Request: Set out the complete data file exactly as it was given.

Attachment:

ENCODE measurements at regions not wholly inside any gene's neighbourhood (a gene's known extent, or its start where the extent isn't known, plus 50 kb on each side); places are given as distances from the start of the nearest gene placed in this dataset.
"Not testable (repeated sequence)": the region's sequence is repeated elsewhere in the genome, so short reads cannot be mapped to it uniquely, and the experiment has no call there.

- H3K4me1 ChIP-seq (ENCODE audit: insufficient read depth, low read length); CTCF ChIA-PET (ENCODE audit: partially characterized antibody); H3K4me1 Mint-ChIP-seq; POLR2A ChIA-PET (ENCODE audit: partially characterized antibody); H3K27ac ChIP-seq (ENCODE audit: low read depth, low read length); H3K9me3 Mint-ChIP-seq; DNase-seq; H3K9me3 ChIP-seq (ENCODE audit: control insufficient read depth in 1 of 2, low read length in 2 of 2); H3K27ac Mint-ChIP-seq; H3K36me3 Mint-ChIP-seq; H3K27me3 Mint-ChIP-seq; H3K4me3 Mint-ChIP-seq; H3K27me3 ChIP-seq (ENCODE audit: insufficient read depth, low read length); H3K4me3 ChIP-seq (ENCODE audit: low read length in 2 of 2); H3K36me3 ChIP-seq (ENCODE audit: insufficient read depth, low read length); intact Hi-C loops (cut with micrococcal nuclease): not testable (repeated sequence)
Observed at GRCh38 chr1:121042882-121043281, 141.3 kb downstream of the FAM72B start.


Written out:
ENCODE measurements at regions not wholly inside any gene's neighbourhood (a gene's known extent, or its start where the extent isn't known, plus 50 kb on each side); places are given as distances from the start of the nearest gene placed in this dataset.
"Not testable (repeated sequence)": the region's sequence is repeated elsewhere in the genome, so short reads cannot be mapped to it uniquely, and the experiment has no call there.

- H3K4me1 ChIP-seq (ENCODE audit: insufficient read depth, low read length); CTCF ChIA-PET (ENCODE audit: partially characterized antibody); H3K4me1 Mint-ChIP-seq; POLR2A ChIA-PET (ENCODE audit: partially characterized antibody); H3K27ac ChIP-seq (ENCODE audit: low read depth, low read length); H3K9me3 Mint-ChIP-seq; DNase-seq; H3K9me3 ChIP-seq (ENCODE audit: control insufficient read depth in 1 of 2, low read length in 2 of 2); H3K27ac Mint-ChIP-seq; H3K36me3 Mint-ChIP-seq; H3K27me3 Mint-ChIP-seq; H3K4me3 Mint-ChIP-seq; H3K27me3 ChIP-seq (ENCODE audit: insufficient read depth, low read length); H3K4me3 ChIP-seq (ENCODE audit: low read length in 2 of 2); H3K36me3 ChIP-seq (ENCODE audit: insufficient read depth, low read length); intact Hi-C loops (cut with micrococcal nuclease): not testable (repeated sequence)
Observed at GRCh38 chr1:121042882-121043281, 141.3 kb downstream of the FAM72B start.